Stuck on boot-menu after restart on Ubuntu 12.04.3 LTS / GRUB 1.99-21ubuntu3.10


The problem:

In some cases when you restart / reboot your ubuntu server it is not boot up again. When you check it on your cloud or physically with display, you can see that it stuck on boot-menu (GRUB). The state is the same like when you interrupt automatic boot by pressing one key. It is an unwanted behavior uncommonly when your host is a physical server, which could generate outage & very bad customer feedback. In here you can find discussion about the same problem.



The reason:

On this GRUB-version (and earlier versions, I don’t know exactly, maybe newer versions are also affected) if last boot was failed, GRUB prevent to boot automatically on next time (in failure case, it will be waiting infinitely, defined by “-1” on GRUB configuration file). So manual task required (hit ENTER) to boot.

In my case somebody restarted the ubuntu VM, and force-restart it again as the boot-time was too long. But what he didn’t know is meantime fsck checked file-system. So this scenario generated unsuccessfully boot, which on next boot stucked GRUB on os-choose menu with infinity loop.

Check that you system is affected:

For me the simplest way to re-produce was a fresh-installed Ubuntu 12.04.3 LTS on my VirtualBox. After that I leaved everything in default state. First, I checked the normal-behavior (I leaved it to boot up automatically) then I generated with VirtualBox an unexpected restart (“machine” tab -> “Reset”). After that I stucked on GRUB-menu infinity loop.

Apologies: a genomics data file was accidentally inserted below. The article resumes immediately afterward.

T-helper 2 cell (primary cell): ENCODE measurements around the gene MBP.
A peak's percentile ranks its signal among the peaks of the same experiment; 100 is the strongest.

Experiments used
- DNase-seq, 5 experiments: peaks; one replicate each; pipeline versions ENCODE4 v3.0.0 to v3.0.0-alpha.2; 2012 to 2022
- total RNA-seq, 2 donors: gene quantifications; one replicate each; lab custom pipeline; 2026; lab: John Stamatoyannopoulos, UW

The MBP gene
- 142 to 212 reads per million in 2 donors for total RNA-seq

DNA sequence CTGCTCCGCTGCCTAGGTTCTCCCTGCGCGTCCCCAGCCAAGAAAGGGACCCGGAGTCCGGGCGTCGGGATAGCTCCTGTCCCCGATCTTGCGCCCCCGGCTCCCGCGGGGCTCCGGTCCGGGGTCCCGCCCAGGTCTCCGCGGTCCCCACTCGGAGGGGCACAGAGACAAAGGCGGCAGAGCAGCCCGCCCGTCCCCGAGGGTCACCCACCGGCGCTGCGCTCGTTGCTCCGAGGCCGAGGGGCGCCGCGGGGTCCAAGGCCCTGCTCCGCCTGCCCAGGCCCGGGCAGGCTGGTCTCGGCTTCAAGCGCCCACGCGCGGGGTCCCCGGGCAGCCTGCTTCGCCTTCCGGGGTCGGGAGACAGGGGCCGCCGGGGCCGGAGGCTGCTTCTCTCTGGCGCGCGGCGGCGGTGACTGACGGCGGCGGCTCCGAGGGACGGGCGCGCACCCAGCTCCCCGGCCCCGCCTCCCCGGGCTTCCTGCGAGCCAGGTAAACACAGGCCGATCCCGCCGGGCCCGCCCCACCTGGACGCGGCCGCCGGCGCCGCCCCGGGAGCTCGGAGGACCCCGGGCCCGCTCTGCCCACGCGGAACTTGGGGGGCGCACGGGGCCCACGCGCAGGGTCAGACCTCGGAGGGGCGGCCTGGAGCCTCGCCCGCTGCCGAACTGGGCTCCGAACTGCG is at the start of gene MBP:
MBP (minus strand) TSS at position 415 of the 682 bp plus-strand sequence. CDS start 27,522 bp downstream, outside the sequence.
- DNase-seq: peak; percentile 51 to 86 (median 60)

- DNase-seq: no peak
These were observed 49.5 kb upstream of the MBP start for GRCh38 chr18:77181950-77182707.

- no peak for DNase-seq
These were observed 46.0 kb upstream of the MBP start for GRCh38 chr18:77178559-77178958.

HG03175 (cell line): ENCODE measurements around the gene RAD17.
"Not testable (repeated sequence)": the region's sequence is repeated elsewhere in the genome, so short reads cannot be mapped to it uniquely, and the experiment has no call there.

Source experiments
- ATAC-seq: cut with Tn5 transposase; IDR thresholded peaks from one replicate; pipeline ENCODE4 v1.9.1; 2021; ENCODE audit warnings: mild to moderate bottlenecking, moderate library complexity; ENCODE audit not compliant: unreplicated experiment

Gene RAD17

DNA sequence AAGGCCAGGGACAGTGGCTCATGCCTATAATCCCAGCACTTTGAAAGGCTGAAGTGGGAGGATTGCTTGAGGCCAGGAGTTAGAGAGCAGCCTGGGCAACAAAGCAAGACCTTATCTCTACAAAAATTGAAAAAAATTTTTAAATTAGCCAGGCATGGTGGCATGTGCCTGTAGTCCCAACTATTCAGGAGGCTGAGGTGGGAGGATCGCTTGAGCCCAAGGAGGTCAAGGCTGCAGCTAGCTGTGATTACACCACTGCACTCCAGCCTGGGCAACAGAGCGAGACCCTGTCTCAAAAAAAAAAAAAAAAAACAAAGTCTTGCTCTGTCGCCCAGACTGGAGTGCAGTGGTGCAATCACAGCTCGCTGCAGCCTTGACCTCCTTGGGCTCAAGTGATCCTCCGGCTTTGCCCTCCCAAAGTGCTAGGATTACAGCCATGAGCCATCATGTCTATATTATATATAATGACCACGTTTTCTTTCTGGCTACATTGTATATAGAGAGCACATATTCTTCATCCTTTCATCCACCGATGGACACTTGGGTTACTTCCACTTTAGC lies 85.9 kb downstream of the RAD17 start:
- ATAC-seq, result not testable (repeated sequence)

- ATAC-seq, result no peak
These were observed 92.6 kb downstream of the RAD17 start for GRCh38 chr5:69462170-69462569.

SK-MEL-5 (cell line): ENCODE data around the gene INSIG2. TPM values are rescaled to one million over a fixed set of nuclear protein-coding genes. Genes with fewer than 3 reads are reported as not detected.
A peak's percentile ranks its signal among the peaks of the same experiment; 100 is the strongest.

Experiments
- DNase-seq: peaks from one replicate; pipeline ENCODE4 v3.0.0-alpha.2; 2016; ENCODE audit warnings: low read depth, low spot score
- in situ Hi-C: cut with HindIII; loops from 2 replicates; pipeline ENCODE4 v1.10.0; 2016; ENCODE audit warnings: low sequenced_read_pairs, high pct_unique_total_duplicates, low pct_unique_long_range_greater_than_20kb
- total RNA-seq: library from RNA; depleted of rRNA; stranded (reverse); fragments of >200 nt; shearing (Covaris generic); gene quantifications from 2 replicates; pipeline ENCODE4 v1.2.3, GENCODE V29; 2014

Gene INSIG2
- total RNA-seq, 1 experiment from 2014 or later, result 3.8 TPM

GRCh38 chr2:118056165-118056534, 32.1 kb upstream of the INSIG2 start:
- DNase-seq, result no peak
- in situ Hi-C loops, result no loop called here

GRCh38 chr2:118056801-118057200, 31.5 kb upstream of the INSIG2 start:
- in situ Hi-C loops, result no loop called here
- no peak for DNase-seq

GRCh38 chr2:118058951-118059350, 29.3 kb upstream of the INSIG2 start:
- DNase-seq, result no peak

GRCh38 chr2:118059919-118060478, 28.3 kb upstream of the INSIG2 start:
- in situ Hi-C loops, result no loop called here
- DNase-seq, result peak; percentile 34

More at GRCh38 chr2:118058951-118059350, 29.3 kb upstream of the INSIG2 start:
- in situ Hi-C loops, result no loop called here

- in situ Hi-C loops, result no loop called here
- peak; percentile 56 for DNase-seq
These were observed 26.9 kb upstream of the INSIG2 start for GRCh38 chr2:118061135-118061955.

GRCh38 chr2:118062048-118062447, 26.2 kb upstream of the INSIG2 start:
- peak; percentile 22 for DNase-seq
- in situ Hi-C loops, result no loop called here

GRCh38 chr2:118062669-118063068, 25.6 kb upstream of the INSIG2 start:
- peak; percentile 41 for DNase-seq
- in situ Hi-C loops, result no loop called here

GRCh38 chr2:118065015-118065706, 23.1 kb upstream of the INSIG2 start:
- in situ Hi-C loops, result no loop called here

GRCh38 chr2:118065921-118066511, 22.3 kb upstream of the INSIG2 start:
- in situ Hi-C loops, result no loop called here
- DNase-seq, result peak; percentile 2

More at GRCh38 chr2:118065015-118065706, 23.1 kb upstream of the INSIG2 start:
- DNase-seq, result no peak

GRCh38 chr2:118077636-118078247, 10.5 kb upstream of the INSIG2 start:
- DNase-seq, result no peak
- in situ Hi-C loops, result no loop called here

Fix of it:

More possibilities are available, now I will explain one tested, working solution for it:

Make backup from “/etc/grub.d/00_header”

mkdir -p /root/backup_GRUB; cd /root/backup_GRUB; cp -a /etc/grub.d/00_header ./; pwd; ll

Edit “/etc/grub.d/00_header”‘s this part:

if [ "\${recordfail}" = 1 ]; then
  set timeout=${GRUB_RECORDFAIL_TIMEOUT:--1}
  set timeout=${2}

If “recordfail” was detected (so last boot was unsuccessfully or system was shut down incorrectly), timeout value will be equal with “GRUB_RECORDFAIL_TIMEOUT” value, which is declared as infinity loop “:–1”


if [ "\${recordfail}" = 1 ]; then
  set timeout=${GRUB_RECORDFAIL_TIMEOUT:-2}
  set timeout=${2}

You can change it to an another variable or any other positive number. With this value you will set timeout to two seconds.

IMPORTANT STEP: you must to apply new settings with the following command.


Additional information:

It is not recommended that edit manually files under “/etc/grub.d/”, as these files are managed by GRUB! But because this problem is a GRUB-bug, this way is necessary. Also true if you update / upgrade GRUB version, your edited file will be overwritten, but theoretically this problem was fixed on further GRUB versions.

Keep in mind that when you run the last step (update-grub), please be sure that no any bootable device connected to your host as GRUB will add it while scanning & applying configurations.

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